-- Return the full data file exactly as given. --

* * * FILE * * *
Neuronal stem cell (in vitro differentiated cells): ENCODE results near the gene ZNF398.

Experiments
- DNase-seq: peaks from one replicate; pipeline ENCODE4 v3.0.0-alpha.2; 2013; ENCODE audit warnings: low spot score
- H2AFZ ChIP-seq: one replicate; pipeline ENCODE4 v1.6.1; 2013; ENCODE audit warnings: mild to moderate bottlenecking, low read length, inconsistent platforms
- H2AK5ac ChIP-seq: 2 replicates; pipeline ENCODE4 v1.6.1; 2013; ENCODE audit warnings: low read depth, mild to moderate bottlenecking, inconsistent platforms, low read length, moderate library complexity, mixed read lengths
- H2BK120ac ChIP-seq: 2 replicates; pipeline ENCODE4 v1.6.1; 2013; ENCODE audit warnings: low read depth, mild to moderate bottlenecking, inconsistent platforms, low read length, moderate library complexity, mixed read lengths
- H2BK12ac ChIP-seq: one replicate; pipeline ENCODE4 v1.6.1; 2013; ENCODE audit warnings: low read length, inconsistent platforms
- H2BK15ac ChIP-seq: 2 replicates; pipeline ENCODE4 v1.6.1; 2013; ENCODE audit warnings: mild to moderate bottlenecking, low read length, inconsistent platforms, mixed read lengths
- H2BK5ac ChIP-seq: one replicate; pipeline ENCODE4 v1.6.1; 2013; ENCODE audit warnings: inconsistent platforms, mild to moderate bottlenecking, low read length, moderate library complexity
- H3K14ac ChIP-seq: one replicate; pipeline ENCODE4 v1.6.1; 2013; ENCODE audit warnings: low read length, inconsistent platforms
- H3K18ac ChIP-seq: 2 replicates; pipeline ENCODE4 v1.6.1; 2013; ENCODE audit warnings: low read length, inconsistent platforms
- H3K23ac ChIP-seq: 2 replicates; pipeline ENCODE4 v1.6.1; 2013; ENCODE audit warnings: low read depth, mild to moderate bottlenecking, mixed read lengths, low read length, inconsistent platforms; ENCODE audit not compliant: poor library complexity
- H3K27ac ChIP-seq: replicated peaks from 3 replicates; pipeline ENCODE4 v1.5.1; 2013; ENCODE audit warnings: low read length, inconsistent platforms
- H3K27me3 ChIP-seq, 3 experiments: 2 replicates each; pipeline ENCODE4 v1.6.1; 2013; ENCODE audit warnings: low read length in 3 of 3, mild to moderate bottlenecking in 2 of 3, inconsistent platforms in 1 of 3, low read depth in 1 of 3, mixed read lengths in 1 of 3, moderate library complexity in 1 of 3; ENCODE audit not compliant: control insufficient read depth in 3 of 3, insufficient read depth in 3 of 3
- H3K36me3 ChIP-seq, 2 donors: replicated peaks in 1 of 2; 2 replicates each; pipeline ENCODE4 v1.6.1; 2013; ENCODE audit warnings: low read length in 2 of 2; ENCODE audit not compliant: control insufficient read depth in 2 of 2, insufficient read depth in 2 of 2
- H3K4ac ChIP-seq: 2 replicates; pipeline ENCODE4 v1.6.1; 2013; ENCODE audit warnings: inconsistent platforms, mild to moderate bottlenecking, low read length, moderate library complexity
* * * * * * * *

Neuronal stem cell (in vitro differentiated cells): ENCODE results near the gene ZNF398.

Experiments
- DNase-seq: peaks from one replicate; pipeline ENCODE4 v3.0.0-alpha.2; 2013; ENCODE audit warnings: low spot score
- H2AFZ ChIP-seq: one replicate; pipeline ENCODE4 v1.6.1; 2013; ENCODE audit warnings: mild to moderate bottlenecking, low read length, inconsistent platforms
- H2AK5ac ChIP-seq: 2 replicates; pipeline ENCODE4 v1.6.1; 2013; ENCODE audit warnings: low read depth, mild to moderate bottlenecking, inconsistent platforms, low read length, moderate library complexity, mixed read lengths
- H2BK120ac ChIP-seq: 2 replicates; pipeline ENCODE4 v1.6.1; 2013; ENCODE audit warnings: low read depth, mild to moderate bottlenecking, inconsistent platforms, low read length, moderate library complexity, mixed read lengths
- H2BK12ac ChIP-seq: one replicate; pipeline ENCODE4 v1.6.1; 2013; ENCODE audit warnings: low read length, inconsistent platforms
- H2BK15ac ChIP-seq: 2 replicates; pipeline ENCODE4 v1.6.1; 2013; ENCODE audit warnings: mild to moderate bottlenecking, low read length, inconsistent platforms, mixed read lengths
- H2BK5ac ChIP-seq: one replicate; pipeline ENCODE4 v1.6.1; 2013; ENCODE audit warnings: inconsistent platforms, mild to moderate bottlenecking, low read length, moderate library complexity
- H3K14ac ChIP-seq: one replicate; pipeline ENCODE4 v1.6.1; 2013; ENCODE audit warnings: low read length, inconsistent platforms
- H3K18ac ChIP-seq: 2 replicates; pipeline ENCODE4 v1.6.1; 2013; ENCODE audit warnings: low read length, inconsistent platforms
- H3K23ac ChIP-seq: 2 replicates; pipeline ENCODE4 v1.6.1; 2013; ENCODE audit warnings: low read depth, mild to moderate bottlenecking, mixed read lengths, low read length, inconsistent platforms; ENCODE audit not compliant: poor library complexity
- H3K27ac ChIP-seq: replicated peaks from 3 replicates; pipeline ENCODE4 v1.5.1; 2013; ENCODE audit warnings: low read length, inconsistent platforms
- H3K27me3 ChIP-seq, 3 experiments: 2 replicates each; pipeline ENCODE4 v1.6.1; 2013; ENCODE audit warnings: low read length in 3 of 3, mild to moderate bottlenecking in 2 of 3, inconsistent platforms in 1 of 3, low read depth in 1 of 3, mixed read lengths in 1 of 3, moderate library complexity in 1 of 3; ENCODE audit not compliant: control insufficient read depth in 3 of 3, insufficient read depth in 3 of 3
- H3K36me3 ChIP-seq, 2 donors: replicated peaks in 1 of 2; 2 replicates each; pipeline ENCODE4 v1.6.1; 2013; ENCODE audit warnings: low read length in 2 of 2; ENCODE audit not compliant: control insufficient read depth in 2 of 2, insufficient read depth in 2 of 2
- H3K4ac ChIP-seq: 2 replicates; pipeline ENCODE4 v1.6.1; 2013; ENCODE audit warnings: inconsistent platforms, mild to moderate bottlenecking, low read length, moderate library complexity